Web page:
Spokes in the bike-taxi wheels
Two-wheelers account for a whopping 40 lakh out of Bengaluru’s estimated 58 lakh vehicles. So, doesn’t it make eminent sense to run some of them as bike taxis, a cheaper and quicker commute mode to beat the city’s notorious traffic mess? But, driven by a permit system perfected ages ago, the Transport department says No!”
The department’s seizure of 62 bike-taxis operated by Uber on Friday is in line with its plan to rein in the new players. But in its rush to uphold an archaic permit raj, isn’t the commuter the loser?
It is not just Ola and Uber. Eager to find innovative ways to address the city’s commute woes, a host of urban mobility startups have sprung up. But even as the young social entrepreneurs merge technology with utility, their collective enthusiasms have been nipped in the bud by the crackdown.
So, what exactly is the department’s problem? Transport commissioner Ramegowda articulates it in the straightjacket of rules and regulations. “Currently, there are no bike-taxi rules. Any taxi should have a yellow board, permit and driver should carry a badge. Otherwise, how can they operate?”
Questions of safety
Taking the safety route, he wonders how the motorcycle rider could be trusted if the passenger is a woman. “If there are incidents of rape and kidnapping, who should be held responsible?” But both Ola and Uber insist their riders’ antecedents are verified and every ride is tracked through GPS devices.
The entire approach, as urban commute analyst Muralidhar Rao points out, is just to obstruct. “Crimes or accidents can be readily traced, acting as deterrence to misbehaviour. But why should government block an effort to boost public transport?”
BMTC services, says Rao, are woefully inadequate to meet the city’s mounting public transport demands. Inevitably, this has sparked a huge explosion in private car and motorcycle numbers, triggering massive congestion on the road. If taxi cabs and bike-taxis could divert the private, personal traffic, why raise objections?
Ramegowda does not totally shut the doors on bike-taxis. He insists that the concept is nothing new and have been in existence in other states, most notably in Goa. But there is a procedure: Operators should apply to the Regional Transport Authority (RTA), who will then consider them based on the requirement.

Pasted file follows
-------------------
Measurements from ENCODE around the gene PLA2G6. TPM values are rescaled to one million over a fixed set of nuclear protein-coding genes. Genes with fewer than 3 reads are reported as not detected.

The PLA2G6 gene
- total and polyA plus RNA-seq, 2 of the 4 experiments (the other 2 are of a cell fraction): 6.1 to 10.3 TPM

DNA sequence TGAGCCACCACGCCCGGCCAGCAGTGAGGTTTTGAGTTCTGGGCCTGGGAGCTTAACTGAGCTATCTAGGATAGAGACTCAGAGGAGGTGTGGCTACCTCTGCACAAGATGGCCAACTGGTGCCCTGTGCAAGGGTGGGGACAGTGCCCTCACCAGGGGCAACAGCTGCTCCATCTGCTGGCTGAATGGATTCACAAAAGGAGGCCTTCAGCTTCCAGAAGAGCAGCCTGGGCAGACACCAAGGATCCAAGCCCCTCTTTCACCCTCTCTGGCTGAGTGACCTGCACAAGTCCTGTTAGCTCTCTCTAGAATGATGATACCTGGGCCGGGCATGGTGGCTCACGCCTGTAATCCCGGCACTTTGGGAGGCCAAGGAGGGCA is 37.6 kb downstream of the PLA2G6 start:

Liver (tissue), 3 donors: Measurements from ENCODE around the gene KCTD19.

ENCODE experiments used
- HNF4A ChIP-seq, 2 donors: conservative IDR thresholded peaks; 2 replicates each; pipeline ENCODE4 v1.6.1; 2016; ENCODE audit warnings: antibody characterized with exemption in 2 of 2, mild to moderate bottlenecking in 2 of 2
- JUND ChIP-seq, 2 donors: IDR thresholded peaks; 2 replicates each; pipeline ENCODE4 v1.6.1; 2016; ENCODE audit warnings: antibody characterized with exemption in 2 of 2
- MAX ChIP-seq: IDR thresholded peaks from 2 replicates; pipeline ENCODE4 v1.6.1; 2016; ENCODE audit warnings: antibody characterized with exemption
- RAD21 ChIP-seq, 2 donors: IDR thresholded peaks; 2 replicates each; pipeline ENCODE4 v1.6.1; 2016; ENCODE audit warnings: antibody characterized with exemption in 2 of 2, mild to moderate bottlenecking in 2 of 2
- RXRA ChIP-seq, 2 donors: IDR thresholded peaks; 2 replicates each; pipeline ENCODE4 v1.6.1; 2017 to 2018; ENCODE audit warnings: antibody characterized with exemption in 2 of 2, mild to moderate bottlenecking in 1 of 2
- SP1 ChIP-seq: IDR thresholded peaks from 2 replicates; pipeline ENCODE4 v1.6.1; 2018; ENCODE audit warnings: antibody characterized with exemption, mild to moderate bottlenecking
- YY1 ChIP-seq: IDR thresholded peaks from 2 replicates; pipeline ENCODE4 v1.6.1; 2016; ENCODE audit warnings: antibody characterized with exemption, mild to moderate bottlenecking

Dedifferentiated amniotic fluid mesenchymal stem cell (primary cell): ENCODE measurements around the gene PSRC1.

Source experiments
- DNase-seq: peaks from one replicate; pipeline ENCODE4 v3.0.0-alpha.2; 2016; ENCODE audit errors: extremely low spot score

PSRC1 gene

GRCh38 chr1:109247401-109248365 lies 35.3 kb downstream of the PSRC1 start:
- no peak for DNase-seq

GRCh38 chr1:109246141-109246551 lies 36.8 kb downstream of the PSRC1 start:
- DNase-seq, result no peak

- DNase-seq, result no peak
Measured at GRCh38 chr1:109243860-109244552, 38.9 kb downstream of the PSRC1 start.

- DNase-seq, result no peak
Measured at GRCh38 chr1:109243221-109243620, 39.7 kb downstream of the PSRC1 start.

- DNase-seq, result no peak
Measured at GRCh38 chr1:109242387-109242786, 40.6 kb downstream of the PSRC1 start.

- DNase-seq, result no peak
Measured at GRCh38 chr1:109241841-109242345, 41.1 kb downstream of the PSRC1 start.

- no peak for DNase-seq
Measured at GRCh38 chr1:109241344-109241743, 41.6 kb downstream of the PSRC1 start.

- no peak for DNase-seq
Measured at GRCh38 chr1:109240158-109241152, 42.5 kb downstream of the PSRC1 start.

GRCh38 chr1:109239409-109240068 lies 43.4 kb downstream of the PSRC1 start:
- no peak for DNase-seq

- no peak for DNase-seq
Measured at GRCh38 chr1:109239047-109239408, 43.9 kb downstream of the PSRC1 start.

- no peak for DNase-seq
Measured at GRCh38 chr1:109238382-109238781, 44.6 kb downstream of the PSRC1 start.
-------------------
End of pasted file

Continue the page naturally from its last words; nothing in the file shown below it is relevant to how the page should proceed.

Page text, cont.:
That could take months. New rules to regulate the cab taxi operators have been talked about for a year. But why make the mobility players wait when the response for app-based taxis, structured car-pooling and other innovations has been overwhelming?
Sensing the huge potential in Bengaluru, bike-taxi aggregators had started queuing up for permits months ago. By December last year, at least 15 proposals were before the Jayanagar Regional Transport Office, the agency that issues taxi permits within city limits. Three aggregators had actually sought the permits, having prepared elaborate plans to operate bike-taxis. The Transport commissioner, however, maintains that Ola or Uber were not among them.
But smaller aggregators in a league far below the two biggies have already been in the bike-taxi field in Bengaluru. They did not show up in the RTA radar since their fleets were just not big enough. Some of them are still active despite the recent crackdown. One early starter now operates in most parts of the city but limits the rides from Monday to Saturday between 7.30 am and 12.30 pm, and from 4 pm to 10 pm.
Taking the bike-taxi concept to the realm of ride-sharing, startups are also now emerging with an offer to monetise a ride. If a motorcyclist is riding alone, why leave the pillion seat empty? This could take the whole debate to an entirely new level. But for now, the bike-taxi aggregators have no choice but to wait till the department issues fresh guidelines, stick that label of legality and lift the ban.